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I call the gods to witness, I will choose
How shall she be endow'd, If she be mated with an equal husband?
Old Ath. Three talents on the present; in future, all. Tim. This gentleman of mine hath serv'd me long:
To build his fortune I will strain a little,
For 'tis a bond in men. Give him thy daughter:
And make him weigh with her.
Most noble lord,
Pawn me to this your honour, she is his.
Tim. My hand to thee; mine honour on my promise. Luc. Humbly I thank your lordship: never may That state or fortune fall into my keeping
Which is not ow'd to you!
[Exeunt LUCILIUS and Old Athenian. Poet. Vouchsafe my labour, and long live your lordship! Tim. I thank you; you shall hear from me anon:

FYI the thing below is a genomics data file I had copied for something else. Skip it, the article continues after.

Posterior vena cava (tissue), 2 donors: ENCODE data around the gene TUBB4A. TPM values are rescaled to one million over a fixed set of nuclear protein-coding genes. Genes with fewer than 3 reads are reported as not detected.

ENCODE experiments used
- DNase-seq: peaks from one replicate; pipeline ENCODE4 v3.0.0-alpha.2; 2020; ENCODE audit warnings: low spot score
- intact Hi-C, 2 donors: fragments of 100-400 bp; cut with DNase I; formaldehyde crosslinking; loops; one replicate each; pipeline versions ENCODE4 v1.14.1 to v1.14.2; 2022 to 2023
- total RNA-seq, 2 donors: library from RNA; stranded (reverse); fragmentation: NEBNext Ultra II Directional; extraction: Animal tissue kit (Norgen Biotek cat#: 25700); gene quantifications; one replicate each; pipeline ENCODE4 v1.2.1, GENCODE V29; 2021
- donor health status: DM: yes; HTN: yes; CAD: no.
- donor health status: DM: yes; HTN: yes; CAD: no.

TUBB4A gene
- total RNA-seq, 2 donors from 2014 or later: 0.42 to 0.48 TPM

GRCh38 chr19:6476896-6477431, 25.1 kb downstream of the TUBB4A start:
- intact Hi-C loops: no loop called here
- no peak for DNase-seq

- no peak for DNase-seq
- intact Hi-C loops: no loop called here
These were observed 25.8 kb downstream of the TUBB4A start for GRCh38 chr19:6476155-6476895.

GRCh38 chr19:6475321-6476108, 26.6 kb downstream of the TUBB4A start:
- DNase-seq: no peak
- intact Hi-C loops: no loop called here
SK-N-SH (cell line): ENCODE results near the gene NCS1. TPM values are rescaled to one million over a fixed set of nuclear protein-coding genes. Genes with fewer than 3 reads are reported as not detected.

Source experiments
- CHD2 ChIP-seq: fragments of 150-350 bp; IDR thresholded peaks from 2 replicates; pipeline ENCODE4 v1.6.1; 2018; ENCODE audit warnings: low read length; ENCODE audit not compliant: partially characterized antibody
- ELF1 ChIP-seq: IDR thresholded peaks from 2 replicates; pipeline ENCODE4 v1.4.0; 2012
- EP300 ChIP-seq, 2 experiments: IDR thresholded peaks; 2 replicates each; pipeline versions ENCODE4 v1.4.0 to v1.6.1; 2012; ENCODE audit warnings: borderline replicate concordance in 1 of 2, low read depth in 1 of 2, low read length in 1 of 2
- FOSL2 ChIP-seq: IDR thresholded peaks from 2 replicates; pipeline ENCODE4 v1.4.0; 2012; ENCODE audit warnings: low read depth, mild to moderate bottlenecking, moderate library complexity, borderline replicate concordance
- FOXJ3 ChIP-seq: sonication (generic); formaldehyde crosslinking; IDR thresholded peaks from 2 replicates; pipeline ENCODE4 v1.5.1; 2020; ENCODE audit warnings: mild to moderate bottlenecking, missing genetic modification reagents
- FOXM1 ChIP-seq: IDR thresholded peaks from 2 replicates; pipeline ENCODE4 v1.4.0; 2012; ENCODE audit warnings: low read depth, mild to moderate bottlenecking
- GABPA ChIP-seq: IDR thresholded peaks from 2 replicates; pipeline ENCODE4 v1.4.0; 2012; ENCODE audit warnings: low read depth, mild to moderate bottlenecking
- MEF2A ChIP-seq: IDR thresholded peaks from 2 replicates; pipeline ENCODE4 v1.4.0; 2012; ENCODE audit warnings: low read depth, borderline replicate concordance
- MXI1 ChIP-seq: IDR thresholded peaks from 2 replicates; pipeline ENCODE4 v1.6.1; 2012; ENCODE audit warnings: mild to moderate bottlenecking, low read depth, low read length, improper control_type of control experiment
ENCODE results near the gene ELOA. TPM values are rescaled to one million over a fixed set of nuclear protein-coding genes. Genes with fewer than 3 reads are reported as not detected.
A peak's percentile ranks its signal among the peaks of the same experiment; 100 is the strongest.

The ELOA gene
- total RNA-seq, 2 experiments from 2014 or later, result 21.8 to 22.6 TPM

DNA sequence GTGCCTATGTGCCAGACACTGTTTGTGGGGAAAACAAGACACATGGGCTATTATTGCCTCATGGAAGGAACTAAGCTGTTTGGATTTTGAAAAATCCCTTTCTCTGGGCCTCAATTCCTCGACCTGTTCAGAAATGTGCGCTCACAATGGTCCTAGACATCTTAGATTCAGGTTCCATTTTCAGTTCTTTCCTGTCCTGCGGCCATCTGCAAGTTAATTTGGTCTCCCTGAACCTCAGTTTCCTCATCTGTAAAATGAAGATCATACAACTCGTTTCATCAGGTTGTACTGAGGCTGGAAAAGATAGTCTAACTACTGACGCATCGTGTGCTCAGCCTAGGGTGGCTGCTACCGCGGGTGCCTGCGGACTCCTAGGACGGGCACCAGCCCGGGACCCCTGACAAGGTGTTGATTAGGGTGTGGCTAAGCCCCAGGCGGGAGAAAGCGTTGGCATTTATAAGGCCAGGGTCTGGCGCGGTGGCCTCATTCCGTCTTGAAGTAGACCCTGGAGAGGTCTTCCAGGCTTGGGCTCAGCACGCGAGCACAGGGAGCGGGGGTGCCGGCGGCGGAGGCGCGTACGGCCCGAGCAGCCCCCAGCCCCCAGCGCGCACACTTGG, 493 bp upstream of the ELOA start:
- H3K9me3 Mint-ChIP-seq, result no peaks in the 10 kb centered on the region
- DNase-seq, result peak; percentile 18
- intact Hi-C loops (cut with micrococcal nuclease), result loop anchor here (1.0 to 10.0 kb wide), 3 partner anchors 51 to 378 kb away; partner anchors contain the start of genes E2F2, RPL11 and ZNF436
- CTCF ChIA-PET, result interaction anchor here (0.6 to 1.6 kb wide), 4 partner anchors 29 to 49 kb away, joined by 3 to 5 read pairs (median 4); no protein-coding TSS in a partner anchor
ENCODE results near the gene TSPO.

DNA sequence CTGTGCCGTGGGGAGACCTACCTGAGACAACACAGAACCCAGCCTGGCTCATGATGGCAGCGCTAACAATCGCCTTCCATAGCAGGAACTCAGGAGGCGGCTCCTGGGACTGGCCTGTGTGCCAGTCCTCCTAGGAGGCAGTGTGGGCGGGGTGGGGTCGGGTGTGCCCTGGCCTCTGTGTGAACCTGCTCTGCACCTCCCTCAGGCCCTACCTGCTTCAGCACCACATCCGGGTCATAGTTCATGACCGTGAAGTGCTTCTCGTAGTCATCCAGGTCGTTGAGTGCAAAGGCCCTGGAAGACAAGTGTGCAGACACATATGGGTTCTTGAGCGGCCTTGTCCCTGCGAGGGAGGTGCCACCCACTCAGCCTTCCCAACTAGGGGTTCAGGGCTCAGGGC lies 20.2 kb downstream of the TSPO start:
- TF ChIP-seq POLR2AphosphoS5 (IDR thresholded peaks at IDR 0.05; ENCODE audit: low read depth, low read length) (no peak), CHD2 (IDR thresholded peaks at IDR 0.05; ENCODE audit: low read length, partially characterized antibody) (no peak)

Go not away.-What have you there, my friend?
Painting is welcome.
Hath suffer'd under praise.
Tim. A mere satiety of commendations, If I should pay you for't as 'tis extoll'd
It would unclew me quite.
What, my lord! dispraise?
My lord, 'tis rated
As those which sell would give. But you well know,
Things of light value, differing in the owners,
Are prized by their masters: believe't, dear lord,
You mend the jewel by the wearing it.
Tim. Well mock'd.
Mer. No, my good lord; he speaks the common tongue, Which all men speak with him.
Tim. Look, who comes here: will you be chid?
Jew. We'll bear, with your lordship.
He'll spare none. Tim. Good-morrow to thee, gentle Apemantus!
Apem. Till I be gentle, stay thou for thy good-morrow; When thou art Timon's dog, and these knaves honest.
Tim. Why dost thou call them knaves? thou know'st Apem. Are they not Athenians? [them not.
Apem. Then I repent not.
Jew. You know me, Apemantus?